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THE HAND OF LINCOLN.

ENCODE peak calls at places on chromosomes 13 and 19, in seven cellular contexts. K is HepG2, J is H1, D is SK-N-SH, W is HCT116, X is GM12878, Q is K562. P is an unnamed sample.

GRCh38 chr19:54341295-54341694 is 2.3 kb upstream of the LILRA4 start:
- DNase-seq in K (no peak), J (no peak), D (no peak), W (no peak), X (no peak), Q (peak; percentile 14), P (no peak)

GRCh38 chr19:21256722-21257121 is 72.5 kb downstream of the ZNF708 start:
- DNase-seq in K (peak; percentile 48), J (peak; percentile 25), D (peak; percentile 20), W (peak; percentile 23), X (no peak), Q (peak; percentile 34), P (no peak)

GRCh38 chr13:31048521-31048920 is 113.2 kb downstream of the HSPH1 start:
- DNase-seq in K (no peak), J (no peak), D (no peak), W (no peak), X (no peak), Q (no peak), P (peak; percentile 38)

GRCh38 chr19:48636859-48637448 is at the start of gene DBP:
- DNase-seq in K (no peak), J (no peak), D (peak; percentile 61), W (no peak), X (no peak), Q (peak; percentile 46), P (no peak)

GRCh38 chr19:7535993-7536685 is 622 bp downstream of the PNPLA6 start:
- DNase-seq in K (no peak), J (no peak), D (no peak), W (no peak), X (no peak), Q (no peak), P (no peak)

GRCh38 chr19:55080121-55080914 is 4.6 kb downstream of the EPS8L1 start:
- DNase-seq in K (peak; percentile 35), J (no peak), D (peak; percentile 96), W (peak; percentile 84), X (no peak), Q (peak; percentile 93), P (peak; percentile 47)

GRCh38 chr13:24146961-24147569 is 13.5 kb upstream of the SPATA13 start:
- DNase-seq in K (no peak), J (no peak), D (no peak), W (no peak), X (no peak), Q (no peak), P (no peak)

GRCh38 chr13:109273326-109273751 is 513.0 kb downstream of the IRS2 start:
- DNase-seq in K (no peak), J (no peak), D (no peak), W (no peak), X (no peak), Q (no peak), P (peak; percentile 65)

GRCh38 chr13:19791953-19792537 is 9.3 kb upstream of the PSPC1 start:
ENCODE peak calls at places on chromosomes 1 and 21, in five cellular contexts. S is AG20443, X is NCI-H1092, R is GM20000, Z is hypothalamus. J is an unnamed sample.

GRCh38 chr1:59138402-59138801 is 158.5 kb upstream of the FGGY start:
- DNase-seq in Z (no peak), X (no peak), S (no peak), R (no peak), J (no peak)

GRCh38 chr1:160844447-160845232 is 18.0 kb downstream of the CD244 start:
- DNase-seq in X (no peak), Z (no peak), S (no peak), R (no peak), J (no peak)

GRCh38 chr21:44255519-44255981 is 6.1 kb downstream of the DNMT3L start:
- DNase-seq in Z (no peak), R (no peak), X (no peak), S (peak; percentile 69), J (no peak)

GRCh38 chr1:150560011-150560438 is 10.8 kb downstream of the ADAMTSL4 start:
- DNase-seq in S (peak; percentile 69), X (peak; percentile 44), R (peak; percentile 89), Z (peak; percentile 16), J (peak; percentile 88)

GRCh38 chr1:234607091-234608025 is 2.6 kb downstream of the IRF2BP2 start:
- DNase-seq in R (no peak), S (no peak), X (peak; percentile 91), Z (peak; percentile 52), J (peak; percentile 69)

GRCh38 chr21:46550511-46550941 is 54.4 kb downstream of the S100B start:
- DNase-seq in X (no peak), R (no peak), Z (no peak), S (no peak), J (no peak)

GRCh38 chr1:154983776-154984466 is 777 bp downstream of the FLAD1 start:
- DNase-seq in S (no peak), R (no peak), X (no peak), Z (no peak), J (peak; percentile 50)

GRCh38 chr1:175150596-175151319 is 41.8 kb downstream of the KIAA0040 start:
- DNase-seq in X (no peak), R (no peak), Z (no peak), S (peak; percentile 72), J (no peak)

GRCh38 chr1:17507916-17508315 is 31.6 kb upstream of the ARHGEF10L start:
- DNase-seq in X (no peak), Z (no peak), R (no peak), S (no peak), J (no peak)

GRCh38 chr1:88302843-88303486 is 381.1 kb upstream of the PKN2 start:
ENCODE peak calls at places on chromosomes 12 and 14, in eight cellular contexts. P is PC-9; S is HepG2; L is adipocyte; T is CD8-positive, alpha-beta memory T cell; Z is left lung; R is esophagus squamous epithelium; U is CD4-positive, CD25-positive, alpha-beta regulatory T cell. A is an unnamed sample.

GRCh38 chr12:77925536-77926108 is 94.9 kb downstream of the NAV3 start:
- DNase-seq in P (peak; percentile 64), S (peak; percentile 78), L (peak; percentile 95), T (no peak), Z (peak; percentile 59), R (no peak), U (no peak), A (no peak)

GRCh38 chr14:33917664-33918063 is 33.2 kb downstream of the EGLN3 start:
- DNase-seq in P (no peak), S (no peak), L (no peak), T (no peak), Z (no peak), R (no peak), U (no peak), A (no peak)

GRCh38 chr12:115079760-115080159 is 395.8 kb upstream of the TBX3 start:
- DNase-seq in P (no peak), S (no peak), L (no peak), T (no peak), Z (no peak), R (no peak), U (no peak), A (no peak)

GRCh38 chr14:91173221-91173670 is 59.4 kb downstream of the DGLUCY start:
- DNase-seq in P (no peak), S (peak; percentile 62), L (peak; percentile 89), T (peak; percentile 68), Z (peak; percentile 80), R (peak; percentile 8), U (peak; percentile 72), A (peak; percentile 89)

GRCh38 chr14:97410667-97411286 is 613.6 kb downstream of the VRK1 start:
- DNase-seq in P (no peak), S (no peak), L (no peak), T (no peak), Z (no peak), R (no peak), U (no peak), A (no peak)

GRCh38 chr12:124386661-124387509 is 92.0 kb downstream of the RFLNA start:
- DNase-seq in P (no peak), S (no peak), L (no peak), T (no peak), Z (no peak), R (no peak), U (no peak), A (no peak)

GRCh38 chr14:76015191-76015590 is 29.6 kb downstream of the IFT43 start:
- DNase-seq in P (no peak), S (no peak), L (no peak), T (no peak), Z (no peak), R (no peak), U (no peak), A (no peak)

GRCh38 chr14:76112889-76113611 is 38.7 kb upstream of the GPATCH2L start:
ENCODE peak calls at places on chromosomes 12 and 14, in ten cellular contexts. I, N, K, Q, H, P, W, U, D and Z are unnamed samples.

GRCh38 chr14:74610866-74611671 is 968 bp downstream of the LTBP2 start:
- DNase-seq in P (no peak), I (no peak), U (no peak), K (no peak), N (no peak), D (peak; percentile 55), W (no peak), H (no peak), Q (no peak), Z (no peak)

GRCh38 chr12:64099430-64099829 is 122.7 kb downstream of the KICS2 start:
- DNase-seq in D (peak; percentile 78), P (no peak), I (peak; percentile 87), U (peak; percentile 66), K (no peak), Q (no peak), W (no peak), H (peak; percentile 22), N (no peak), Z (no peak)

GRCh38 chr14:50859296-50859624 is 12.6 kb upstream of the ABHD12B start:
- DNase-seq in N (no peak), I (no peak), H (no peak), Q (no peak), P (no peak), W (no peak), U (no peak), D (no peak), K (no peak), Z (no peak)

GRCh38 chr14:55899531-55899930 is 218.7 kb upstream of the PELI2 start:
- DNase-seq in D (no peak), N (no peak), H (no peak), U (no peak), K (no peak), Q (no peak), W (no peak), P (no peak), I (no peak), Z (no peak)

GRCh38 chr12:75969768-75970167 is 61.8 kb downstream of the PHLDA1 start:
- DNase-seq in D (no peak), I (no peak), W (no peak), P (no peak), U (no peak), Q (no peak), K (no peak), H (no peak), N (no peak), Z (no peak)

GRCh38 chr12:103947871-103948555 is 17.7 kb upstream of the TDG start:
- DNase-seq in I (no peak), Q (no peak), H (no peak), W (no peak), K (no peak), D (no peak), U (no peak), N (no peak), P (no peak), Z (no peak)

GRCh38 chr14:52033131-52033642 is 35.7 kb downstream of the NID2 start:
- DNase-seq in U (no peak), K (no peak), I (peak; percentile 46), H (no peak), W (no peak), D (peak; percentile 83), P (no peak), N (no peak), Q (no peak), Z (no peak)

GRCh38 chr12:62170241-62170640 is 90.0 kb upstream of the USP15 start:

BY EDMUND CLARENCE STEDMAN. The subject of this poem is a plaster cast of Abraham Lincoln's hand. It Is now in the National Museum at Washln gton. Atlas, according to the old myth ology. was a man on whose shoulders the whole weight of the earth rested. Ac cording to the Bible, Anak was the an cealor of a race of giants. OOK on this cast, and know the hand That bore a nation in Its hold; From this mute witness understand What Lincoln was—how large of mould The man who sped the woodman's team, And deepest sunk the ploughman's share, I And pushed the laden raft astream, Of fate before him unaware. This was the hand that knew to swing The axe—since thus woifld freedom train Her son—and made the forest ring. And drove the wedge, and tolled amain. ''Firm hand, that loftier office took. A conscious leader's will obeyed. And, when men sought his word and look. With steadfast might the gathering swayed. No courtier’s, toying with a sword. Nor minstrel's, laid across a lute; A chief's, uplifted to the Lord When all the kings of earth were mute! The hand of Anak, sinewed strong. The lingers that on greatness clutch; Yet. to! the marks their lines along Of one who strove and suffered much. For here. In knotted cord and vein, I trace the varying chart of years; I know the troubled heart, the strain, The weight of Allas —and the teara. Again I sec the patient brow That palm erewhllc was wont to press; And now 'Us furrowed deep, and now Made smooth w ith hope and tenderness. For something of a formless grace This moulded outline plays about; A pitying flame, beyond our trace, Breathes like a spirit. In and out. The love that cast an aureole Round one who. longer to endure. Called mirth to case his ceaseless dole, Yet kept bis nobler purpose sure. Lo. as I gate, the statured man, Dullt up from yon large hand, appears; A type that Nature wills to plan But once In all a people's years. What better than this voiceless cast To tell of such a one as he. Since through its living semblance passed The thought that bade a race be free! RATTLER MESSENGER TO TRIBE . •cmlnoles Accept Serpent's Coming to Council as Augury. Ore* I consternation waa created •non* the members of the Seminole council at Wewoka, says a Muskogee tl. T.) telegram to the Kansas City Star, when a large rattlesnake glided Into the tent where the assemblage was being addressed by the attorney of the nation, Capl. A. J. McKenoon. THE STATESMAN. DENVER, COLORADO. ; Capt. McKcnnon Was about to kill the | make when one of the councilmen | (topped him, explaining In broken j English: “Him rattlesnake; he come | to Seminole council; no other snake jdo that He sent by Great Spirit. He I go south; that mean Mexico. We must all go Mexico soon.” The captain was told that the rat tlesnake had long been a messenger to the Seminole tribe from the Great Spirit. They told him that just be ) THE WESTERN COLLEGE Macon, m m m Missouri Th* *ld**( OkrMtaa MMIm hi tha Wnt it* training I* w>nliw«lw an* UirtMgk h> gradual** tak* high ran)* COURSES OP iTUDYi ACADEMIC (Classical and Scientific) Pr*s*TM tar tasnktaa tutus and profwtakmaJ Hi*. ENGLISH PREPARATORY TUrmn toosdetias *Mfe ta th* alnairir tnaSs BUSINESS MUSICAL. Uitncttw m Ptaaa md fug as. gad la OsSsr* ai unaoap MANUAL. TRAINING Plata irrtng, hmaithg OnsHaa IMS dartotaa Pitafiaa W*o4»otk. at*. TUBOLOGICAL ADVANTAGES! Ch«iS*>—> Ohrtatlas taautoni aplanfld hdiMi Wttbftd l*«attasj praabaal wan* at atad/i Wv mli* Fall Term Begins 2d Monday In September Vhr («Mral tatansatfea aoßgall RJT7. i ft rOU, p«s>*s •* UT. W. B. Mgangs, rl*» graalda&t board. OoiartSe «pri»*a. (Me tor aatakso* am* parttantan, writ* r&*Bxxsx:rt am ua&xnt sokdoos. *. a, a o, Kanos. Ktnosal fore their nght with Jackson. in the south many moons ago. a great rattle make crawled from the bank of a lake and came into camp. The medicine men assembled and told the members of the tribe that great trouble was about to come upon them. They would have a great fight, and as the snake went west a part of the tribe would be driven west. They said that the rattlesnake had been looked upon as a messenger ever since. Capt. McKern non apologized for attempting to kill the messenger from the Great Spirit, and appeased the anger of the council by giving the members a box of ci gars. BE ON WATCH FOR CHANCES. Writer Points Out Danger of Oppor tunities Being Invisible. It is n dangerous thing to watt for opportunities until it becomes a habit. Energy and inclination for hard work ooze out in the waiting. Opportunity becomes invisible to those who are doing nothing, or looking somewhere else for it. It is the great worker, the man who Is alert for chances that gees them. Some people become so opporfun itybllnd that they cannot sec chances anywhere—they would pass through a gold mine without noticing any thing previous—while others will find opportunities In the most barren and out-of-the- way places. Bunyan found opportunity In Bedford jail to write the greatest allegory in the world on the untwisted paper that had been used to cork his bottles of milk. A Theodore Parker or a Lucy Stone sees an opportunity to go to college in a chance to pick berries. One boy sees an opening to his ambition in a chance to chop wood, wait on table, or run errands, where another sees no chance at all. One sees an oppor tunity to get an education in the odds and ends of time, evenings and half holidays. which another throws away. •“O. S. Marden In Success Magazine. Dowager Empress of China. A wonderful woman Is the dowager empress of China. She Is a picture of vigor, with piercing black eyes. Jet black hair and pretty little hands, whose nails, several Inches long, are protected by golden shields like elong ated thimbles. Tsl An Is very vain of these hands, which, according to Chinese notions, are extremely beau tiful; and she Is equally proud of her long hair, which she parts in front and brushes over her ears, Manchu fashion. At dinner she eats with gold chopsticks, talks much and smokes a little.